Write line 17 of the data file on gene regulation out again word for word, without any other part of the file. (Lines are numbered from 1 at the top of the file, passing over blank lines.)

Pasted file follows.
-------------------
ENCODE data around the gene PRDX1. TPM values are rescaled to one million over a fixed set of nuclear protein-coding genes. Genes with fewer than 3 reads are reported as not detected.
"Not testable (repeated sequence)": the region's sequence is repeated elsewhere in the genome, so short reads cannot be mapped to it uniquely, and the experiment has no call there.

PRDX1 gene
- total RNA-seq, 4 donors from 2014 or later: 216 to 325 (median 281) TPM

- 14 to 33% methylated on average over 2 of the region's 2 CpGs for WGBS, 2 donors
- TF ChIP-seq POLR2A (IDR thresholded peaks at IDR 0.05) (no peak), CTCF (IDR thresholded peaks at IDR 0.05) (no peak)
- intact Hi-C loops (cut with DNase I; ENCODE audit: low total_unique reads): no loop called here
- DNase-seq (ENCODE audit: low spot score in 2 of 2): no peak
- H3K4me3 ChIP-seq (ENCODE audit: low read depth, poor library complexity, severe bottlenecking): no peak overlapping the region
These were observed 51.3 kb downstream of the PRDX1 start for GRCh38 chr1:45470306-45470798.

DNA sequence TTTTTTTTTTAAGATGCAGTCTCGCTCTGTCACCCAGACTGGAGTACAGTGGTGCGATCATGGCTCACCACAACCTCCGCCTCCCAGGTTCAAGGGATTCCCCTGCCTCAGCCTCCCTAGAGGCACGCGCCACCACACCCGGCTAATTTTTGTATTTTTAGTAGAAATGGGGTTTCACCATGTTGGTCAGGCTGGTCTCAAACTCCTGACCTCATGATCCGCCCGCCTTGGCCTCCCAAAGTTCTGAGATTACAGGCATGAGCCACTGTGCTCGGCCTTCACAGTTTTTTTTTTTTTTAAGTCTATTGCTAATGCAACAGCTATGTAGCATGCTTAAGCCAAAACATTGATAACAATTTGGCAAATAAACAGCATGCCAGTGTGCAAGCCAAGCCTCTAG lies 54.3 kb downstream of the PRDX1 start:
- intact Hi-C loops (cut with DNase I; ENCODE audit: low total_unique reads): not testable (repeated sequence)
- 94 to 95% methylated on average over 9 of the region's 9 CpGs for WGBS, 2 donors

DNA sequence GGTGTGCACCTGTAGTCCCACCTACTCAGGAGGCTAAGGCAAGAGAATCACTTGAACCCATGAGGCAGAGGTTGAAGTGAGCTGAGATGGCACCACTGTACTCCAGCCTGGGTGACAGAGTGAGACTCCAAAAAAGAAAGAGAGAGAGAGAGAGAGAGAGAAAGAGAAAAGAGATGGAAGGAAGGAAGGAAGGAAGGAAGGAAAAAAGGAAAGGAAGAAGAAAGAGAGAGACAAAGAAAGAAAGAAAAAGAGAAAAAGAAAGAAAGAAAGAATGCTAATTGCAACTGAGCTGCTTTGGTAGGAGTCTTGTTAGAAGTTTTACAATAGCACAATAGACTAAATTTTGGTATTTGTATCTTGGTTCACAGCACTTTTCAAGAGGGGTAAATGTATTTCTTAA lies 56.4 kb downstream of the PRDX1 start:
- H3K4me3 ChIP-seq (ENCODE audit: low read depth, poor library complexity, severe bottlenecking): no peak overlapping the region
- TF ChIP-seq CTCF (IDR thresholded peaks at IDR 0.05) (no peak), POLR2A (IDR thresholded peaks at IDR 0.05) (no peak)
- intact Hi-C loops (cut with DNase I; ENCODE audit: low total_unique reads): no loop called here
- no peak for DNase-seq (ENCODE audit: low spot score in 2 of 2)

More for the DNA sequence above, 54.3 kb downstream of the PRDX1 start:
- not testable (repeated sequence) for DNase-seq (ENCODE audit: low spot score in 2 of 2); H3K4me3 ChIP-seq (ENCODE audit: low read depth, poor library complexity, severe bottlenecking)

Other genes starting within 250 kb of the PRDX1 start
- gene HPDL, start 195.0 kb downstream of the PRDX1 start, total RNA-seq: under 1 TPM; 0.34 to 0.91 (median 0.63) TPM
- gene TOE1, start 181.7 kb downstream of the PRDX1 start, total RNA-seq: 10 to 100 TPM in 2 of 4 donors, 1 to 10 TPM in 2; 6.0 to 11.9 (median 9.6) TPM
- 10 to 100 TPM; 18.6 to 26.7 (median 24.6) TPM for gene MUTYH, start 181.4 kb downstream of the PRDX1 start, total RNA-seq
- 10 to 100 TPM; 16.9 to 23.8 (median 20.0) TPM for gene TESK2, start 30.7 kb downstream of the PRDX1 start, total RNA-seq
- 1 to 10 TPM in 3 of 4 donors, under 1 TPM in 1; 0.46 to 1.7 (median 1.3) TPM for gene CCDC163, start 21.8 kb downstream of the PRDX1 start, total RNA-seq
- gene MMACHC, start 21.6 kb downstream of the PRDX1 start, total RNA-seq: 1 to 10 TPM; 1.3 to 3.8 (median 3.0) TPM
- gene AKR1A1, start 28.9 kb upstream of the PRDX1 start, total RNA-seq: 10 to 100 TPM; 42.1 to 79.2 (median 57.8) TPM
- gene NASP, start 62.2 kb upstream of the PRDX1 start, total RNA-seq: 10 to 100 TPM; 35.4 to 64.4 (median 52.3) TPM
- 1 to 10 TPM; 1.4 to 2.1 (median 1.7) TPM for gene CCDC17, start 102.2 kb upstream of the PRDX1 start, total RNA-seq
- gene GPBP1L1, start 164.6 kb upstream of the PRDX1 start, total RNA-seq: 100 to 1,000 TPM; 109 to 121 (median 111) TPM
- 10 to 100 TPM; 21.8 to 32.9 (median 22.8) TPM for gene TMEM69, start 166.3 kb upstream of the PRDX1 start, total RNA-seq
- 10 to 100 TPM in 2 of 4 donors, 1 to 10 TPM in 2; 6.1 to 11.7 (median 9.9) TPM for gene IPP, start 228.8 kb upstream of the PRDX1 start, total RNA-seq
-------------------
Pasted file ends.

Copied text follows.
- intact Hi-C loops (cut with DNase I; ENCODE audit: low total_unique reads): no loop called here